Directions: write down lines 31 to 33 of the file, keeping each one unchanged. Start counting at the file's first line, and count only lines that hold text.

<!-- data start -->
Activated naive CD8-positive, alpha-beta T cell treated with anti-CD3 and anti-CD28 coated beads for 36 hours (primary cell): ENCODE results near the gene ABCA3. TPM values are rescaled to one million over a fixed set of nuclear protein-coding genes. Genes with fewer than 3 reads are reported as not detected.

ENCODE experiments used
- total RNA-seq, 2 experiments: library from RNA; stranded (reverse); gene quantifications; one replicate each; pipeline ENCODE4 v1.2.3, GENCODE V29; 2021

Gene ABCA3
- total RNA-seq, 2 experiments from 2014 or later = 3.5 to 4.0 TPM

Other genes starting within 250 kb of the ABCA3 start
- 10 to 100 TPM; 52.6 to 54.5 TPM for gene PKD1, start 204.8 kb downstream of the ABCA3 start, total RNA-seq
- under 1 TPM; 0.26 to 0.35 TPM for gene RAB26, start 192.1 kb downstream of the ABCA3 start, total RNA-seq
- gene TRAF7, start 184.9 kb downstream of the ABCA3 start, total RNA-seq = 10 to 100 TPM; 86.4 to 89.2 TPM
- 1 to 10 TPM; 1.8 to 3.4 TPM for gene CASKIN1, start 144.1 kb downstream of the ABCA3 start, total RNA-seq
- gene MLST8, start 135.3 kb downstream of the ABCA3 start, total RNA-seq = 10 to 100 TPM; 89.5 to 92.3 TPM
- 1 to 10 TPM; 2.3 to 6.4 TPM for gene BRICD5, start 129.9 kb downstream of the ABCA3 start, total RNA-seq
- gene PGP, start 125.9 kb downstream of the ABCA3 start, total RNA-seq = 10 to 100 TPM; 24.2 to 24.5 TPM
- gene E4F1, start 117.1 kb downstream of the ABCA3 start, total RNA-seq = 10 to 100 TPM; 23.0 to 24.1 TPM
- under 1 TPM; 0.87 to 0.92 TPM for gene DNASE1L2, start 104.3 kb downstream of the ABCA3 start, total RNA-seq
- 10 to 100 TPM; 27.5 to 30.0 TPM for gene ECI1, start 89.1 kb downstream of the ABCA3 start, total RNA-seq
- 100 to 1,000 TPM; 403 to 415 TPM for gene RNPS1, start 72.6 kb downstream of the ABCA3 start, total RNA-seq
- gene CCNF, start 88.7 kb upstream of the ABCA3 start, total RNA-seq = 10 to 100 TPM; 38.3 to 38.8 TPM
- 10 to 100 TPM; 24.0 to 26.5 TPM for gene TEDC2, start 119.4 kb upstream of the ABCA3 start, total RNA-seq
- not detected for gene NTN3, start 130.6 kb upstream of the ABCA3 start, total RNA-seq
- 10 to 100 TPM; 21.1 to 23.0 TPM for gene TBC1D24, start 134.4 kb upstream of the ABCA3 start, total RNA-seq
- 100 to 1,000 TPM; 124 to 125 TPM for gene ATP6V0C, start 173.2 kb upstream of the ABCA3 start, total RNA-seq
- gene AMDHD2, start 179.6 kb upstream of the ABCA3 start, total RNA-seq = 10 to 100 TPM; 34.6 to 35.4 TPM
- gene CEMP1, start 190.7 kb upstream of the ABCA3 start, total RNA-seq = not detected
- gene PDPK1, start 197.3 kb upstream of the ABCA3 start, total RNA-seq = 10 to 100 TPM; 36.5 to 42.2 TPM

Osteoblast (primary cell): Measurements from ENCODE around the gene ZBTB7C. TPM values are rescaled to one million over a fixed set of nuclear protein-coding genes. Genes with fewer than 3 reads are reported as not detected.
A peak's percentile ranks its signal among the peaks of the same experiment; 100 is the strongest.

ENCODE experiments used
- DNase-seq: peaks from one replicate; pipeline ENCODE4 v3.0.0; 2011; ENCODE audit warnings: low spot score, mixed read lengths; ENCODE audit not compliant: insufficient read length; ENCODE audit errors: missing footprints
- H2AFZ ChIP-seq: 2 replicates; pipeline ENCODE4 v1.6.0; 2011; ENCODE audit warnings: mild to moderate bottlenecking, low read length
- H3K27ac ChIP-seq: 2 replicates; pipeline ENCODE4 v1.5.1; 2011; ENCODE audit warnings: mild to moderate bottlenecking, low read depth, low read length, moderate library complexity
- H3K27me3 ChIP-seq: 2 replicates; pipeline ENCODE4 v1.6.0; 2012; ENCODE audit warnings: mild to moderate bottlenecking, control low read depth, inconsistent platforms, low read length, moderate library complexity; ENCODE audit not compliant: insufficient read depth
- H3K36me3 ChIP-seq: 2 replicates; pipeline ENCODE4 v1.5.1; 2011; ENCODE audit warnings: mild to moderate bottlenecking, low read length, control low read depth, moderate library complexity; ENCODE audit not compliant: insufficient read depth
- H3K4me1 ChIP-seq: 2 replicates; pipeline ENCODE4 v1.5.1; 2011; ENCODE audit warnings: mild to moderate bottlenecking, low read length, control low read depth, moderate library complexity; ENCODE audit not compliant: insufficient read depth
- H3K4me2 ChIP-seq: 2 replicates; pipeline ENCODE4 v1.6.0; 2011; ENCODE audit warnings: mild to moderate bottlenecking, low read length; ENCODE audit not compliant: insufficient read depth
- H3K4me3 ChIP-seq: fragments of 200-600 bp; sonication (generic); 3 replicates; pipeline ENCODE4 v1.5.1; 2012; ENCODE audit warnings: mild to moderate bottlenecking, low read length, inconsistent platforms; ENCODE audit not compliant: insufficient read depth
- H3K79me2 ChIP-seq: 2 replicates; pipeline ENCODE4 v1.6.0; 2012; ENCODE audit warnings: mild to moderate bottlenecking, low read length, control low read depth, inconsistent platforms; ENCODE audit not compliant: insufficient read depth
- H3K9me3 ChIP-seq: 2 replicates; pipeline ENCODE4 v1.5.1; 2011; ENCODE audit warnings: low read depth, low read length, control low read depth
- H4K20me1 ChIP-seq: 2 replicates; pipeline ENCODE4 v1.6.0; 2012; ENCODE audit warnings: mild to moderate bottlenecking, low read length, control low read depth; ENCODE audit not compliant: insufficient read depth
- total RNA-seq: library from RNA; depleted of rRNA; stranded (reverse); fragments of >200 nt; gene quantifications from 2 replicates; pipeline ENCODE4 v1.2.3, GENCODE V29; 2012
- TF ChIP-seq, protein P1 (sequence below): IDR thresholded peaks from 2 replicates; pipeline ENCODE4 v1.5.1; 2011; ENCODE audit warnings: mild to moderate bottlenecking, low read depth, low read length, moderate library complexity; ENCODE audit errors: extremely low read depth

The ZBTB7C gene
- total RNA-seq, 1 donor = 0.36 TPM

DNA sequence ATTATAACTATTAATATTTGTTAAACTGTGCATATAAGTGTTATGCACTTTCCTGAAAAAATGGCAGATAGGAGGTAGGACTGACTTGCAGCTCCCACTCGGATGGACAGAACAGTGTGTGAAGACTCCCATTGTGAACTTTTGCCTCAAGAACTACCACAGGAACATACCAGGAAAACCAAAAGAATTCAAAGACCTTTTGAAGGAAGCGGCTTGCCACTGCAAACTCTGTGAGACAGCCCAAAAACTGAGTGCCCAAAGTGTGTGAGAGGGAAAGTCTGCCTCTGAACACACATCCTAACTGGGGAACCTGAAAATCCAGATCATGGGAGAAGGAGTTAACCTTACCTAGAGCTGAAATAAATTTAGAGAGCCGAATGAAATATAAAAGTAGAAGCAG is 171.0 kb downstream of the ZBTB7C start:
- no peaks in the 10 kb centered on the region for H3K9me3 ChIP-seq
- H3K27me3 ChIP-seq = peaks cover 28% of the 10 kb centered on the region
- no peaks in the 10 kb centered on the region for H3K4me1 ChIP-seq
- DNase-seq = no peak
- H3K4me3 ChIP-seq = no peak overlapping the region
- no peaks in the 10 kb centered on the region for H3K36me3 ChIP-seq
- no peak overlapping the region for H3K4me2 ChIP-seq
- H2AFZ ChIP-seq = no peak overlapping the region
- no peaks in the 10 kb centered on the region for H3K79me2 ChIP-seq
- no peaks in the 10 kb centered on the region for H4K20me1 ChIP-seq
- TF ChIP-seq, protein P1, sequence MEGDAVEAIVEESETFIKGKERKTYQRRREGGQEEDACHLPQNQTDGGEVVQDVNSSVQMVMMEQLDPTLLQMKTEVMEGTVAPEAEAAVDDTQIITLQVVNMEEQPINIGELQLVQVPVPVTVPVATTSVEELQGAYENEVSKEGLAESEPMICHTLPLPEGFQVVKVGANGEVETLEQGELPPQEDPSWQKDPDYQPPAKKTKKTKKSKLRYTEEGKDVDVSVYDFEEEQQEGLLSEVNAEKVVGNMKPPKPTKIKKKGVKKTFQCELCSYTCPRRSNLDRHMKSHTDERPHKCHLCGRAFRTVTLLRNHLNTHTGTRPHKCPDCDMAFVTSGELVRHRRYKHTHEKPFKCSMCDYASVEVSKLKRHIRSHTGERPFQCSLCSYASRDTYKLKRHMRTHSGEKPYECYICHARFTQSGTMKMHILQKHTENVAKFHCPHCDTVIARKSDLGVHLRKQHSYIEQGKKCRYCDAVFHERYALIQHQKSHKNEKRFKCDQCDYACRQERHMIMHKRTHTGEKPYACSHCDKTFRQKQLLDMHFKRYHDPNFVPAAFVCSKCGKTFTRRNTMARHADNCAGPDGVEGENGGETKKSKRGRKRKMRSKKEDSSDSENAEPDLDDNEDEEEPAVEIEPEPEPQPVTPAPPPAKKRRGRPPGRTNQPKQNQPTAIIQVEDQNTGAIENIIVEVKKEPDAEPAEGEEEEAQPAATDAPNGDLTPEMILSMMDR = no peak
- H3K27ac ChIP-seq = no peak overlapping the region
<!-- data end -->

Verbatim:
- H3K27ac ChIP-seq: 2 replicates; pipeline ENCODE4 v1.5.1; 2011; ENCODE audit warnings: mild to moderate bottlenecking, low read depth, low read length, moderate library complexity
- H3K27me3 ChIP-seq: 2 replicates; pipeline ENCODE4 v1.6.0; 2012; ENCODE audit warnings: mild to moderate bottlenecking, control low read depth, inconsistent platforms, low read length, moderate library complexity; ENCODE audit not compliant: insufficient read depth
- H3K36me3 ChIP-seq: 2 replicates; pipeline ENCODE4 v1.5.1; 2011; ENCODE audit warnings: mild to moderate bottlenecking, low read length, control low read depth, moderate library complexity; ENCODE audit not compliant: insufficient read depth